MORGANTOWN, W.Va. — Da’Sean Butler is a name synonymous with West Virginia basketball, but his impact on the game transcends the Mountain State.
He was a key part of WVU’s 2010 Final Four run. Just over a decade later, his basketball journey is still ongoing, but just in a new capacity.
In February 2021, Butler joined the coaching staff at Wheeling University. By October, he made the jump from Divison II to the NBA G-League where he’s currently an assistant with the College Park Skyhawks.
“It’s been going really, really well to tell you the truth. It’s just been a big learning experience for me personally. There are days where I realize how much I don’t know what I’m doing, then there are days I realize I do know a good bit about basketball,” Butler said. “Just those good days and bad days, blending them together and getting better in between.”
Butler describes his path to coaching as the “luckiest chain of events.” Chris Richardson, the head coach at Wheeling, is someone he’s known since he was 18 years old. They fell out of contact for about eight years as Butler was pursuing his professional career overseas. Once he returned to the states, he realized Richardson got into coaching. They reconnected and Butler was invited to Wheeling to speak to Richardson’s team. The rest is history.
“He brought me up there to talk to the players about what it takes to be a pro and things of that nature. I talked to the guys and it was a good conversation,” Butler said. “Afterwards, all those loving people helped me and I got a chance to work at Wheeling which was phenomenal.”
Ep. 1 – Da’Sean Butler – The Gold and Blue Nation Podcast
The same type of relationships that lead the former Mountaineer to the Cardinals’ coaching staff are the same ones that landed him at the next level.
“I used those connections I made just through basketball to get me into the NBA assistant coaches program. I joined that program while I was at Wheeling as an assistant coach and I was trying to get my master’s. I took on all three at the same time,” Butler said. “The classes went well. I graduated from both WVU and the assistant coaches program. Then I got invited to work two separate (NBA) summer leagues, one in Las Vegas and one in Salt Lake City. I was a guest coach and was able to help both organizations. I got to meet a bunch of people throughout the summer. It was a whirlwind. It happened really quickly and I ended up getting this opportunity offered to me.”
However, those same relationships made it a bittersweet opportunity.
“It sucked at the same time because I had to leave those guys I built such good relationships with in a short amount of time,” Butler added.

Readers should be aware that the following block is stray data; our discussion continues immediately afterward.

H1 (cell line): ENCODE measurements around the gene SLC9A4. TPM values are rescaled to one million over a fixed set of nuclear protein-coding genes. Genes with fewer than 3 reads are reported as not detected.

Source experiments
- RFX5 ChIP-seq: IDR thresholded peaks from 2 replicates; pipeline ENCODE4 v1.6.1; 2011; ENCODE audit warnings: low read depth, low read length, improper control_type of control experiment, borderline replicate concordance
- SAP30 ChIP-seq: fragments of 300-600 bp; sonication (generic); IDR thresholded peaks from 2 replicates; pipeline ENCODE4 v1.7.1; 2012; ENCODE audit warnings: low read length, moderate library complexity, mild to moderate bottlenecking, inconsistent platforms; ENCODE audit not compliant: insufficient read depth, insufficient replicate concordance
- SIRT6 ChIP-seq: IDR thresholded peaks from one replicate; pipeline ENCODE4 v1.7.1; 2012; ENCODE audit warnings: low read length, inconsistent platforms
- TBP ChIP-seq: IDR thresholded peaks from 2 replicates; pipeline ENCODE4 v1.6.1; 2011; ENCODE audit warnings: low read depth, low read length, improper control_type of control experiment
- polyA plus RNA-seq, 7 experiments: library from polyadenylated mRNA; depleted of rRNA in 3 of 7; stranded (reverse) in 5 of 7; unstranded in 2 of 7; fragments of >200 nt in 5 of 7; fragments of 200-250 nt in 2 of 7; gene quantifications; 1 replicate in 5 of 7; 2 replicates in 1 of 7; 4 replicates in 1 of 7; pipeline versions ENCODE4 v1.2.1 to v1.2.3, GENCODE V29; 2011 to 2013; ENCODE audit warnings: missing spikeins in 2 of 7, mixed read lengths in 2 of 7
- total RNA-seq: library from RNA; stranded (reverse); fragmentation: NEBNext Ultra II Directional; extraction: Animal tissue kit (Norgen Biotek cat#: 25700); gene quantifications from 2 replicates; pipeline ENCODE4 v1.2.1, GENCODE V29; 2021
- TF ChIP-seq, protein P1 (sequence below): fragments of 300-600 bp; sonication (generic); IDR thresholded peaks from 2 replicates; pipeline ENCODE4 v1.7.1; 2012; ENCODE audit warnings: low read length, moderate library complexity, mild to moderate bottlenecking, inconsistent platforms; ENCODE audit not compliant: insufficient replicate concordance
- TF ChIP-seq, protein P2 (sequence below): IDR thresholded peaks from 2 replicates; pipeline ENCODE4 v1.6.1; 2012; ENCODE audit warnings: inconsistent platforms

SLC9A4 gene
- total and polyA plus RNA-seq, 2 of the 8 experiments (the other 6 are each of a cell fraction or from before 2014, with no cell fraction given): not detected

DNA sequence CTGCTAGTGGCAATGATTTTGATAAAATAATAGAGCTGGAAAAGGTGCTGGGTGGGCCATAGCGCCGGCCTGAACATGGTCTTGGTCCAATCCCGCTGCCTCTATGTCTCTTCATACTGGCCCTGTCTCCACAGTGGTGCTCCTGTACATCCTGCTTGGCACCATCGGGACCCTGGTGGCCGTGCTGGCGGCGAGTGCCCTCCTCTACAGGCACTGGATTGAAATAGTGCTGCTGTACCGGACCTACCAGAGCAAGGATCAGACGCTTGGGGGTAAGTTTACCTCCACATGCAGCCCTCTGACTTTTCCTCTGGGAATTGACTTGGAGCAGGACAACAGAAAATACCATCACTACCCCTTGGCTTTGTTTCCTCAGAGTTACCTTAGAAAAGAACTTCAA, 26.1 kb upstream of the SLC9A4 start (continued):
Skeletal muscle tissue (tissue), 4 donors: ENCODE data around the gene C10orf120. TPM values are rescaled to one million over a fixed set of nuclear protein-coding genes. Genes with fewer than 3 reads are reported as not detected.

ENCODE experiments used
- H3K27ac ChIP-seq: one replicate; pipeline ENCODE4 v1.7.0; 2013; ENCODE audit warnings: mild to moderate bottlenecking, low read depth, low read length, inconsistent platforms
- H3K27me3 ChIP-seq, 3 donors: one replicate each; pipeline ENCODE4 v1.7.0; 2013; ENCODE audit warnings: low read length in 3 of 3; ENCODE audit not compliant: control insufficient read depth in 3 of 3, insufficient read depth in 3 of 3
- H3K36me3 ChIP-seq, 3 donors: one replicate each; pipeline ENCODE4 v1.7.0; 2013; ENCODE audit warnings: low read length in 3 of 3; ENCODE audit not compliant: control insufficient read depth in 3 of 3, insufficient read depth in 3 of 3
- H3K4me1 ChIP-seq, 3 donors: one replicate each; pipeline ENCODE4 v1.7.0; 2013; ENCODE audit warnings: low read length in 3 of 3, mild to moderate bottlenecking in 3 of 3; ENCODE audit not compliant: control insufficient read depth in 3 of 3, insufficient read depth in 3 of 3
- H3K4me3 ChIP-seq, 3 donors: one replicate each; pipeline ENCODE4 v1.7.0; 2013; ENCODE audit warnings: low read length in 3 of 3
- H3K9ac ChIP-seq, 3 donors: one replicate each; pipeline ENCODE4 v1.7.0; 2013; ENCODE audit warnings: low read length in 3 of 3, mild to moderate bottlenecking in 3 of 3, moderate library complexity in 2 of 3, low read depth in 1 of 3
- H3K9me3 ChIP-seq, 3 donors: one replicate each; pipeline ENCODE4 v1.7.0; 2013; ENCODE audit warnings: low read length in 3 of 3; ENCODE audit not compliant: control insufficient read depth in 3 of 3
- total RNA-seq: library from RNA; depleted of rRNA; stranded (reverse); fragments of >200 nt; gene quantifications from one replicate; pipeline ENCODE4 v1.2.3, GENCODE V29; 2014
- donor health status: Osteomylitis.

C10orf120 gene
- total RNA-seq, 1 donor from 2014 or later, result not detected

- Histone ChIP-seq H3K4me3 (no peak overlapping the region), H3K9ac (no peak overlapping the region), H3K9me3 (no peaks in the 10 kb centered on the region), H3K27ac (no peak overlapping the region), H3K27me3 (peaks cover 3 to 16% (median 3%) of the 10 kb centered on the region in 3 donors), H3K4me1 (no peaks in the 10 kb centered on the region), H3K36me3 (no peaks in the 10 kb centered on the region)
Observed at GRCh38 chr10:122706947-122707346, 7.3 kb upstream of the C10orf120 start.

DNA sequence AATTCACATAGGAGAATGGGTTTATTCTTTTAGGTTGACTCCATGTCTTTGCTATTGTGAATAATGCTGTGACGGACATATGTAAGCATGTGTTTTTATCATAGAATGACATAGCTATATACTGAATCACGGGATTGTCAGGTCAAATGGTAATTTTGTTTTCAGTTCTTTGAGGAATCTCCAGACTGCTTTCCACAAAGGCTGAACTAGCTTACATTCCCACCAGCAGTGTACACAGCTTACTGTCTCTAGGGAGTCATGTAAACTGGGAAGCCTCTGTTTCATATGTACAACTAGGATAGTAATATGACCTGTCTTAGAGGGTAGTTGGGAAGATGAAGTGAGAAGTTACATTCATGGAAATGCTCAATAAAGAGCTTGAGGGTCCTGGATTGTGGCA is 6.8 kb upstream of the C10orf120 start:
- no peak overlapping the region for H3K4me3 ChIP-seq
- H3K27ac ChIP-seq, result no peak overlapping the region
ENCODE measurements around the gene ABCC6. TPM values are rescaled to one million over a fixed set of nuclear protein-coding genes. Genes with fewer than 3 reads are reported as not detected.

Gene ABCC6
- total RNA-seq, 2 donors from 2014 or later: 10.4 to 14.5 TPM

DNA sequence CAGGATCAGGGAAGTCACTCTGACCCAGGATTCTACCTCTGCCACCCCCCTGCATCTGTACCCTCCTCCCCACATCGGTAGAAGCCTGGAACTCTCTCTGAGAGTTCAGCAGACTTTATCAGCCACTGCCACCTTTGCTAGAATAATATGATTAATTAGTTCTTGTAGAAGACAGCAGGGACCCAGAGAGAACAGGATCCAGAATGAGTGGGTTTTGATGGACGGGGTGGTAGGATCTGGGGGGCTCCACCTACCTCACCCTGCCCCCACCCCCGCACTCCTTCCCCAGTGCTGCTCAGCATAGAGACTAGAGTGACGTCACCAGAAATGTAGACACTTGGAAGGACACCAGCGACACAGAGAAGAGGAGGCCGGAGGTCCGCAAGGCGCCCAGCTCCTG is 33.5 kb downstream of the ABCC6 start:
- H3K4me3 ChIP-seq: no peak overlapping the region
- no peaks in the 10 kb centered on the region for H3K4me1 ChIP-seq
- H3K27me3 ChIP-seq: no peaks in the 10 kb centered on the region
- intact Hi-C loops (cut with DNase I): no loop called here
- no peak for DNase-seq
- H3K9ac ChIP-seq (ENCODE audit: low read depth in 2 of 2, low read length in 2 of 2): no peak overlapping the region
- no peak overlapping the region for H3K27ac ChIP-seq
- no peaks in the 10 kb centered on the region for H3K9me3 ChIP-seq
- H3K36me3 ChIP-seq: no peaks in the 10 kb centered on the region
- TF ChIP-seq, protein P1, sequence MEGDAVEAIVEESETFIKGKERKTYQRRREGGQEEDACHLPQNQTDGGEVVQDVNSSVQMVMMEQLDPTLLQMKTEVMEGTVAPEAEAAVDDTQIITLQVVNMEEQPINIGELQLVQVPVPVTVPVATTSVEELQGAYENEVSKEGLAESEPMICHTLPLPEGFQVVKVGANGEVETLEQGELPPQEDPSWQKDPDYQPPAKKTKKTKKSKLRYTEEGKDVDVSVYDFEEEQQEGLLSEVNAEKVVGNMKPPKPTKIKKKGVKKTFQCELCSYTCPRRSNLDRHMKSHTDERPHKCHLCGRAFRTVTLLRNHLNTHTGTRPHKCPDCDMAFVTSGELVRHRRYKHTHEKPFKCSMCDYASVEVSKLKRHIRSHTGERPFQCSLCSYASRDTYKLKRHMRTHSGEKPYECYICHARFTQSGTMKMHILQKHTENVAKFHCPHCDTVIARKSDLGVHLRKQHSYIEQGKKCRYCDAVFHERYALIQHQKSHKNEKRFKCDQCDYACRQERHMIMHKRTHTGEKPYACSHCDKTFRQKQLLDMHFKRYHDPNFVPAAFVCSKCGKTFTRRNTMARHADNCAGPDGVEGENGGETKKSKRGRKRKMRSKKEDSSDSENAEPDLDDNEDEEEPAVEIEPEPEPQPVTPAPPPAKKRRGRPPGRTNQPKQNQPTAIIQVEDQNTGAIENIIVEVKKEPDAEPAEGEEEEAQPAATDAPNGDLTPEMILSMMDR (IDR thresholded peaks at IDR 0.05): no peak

He still is in contact with his former WU players and coaching staff. Butler said he remains in all the group chats and offers advice on anything he can — related to both basketball and life. He wants to help the next generation accomplish their goals by sharing his experiences. It was that exact reason he got into coaching in the first place.
“I always knew I wanted to coach. My dad kind of coached me when I was younger. I got a chance to go with him to a ton of camps and coaching clinics and I was playing basketball myself. The chance to see his relationships with those players — I was an only child, so the guys he mentored and helped out were somewhat brothers to me,” Butler said. “Just seeing that piqued my interest in coaching. From then on, going to those clinics and meeting those great coaches, I was hooked on the idea. I was just in love with basketball as a whole.”
And basketball has reciprocated that love. After playing in Morgantown from 2007-10, Butler was drafted by the Miami Heat and played as a professional until 2020. He learned from a number of influential coaches along the way, including his dad and Bob Huggins. They helped shape him as a player. Now, they inspire him as a coach.
“If I could take anything from those guys, it’s more or less just being myself,” Butler said. “They didn’t try to be anything they weren’t and they were very transparent and honest. They always kept an open and honest dialogue with their players. That’s why their players respect them and they are beloved. They aren’t pretending to be something in front of the state and their team and then someone completely different away from the lights.”
As a coach with College Park, Butler’s relationships came into play once again in December. Former Mountaineer guard Deuce McBride and the Westchester Knicks faced the Skyhawks for back-to-back games.
When Butler was back in Morgantown during the summers, he and McBride crossed paths during their respective workouts. Now, they were meeting as opponents.
Butler said he used that opportunity to get McBride’s insight on the G-League and what he could expect. That afternoon, he learned a lot from Deuce, and unfortunately, it was at his expense.
“After selfishly picking his brain for about about 5-10 minutes, we joked around a bit. Then I told him to take it easy on us. He didn’t,” Butler said. “He had a really good game the first time we played him. Surprise.”
The Mountaineer legend and the Skyhawks return to action on Sunday against Motor City. You can hear this exclusive interview with Butler in its entirety on the debut episode of The Gold and Blue Nation Podcast.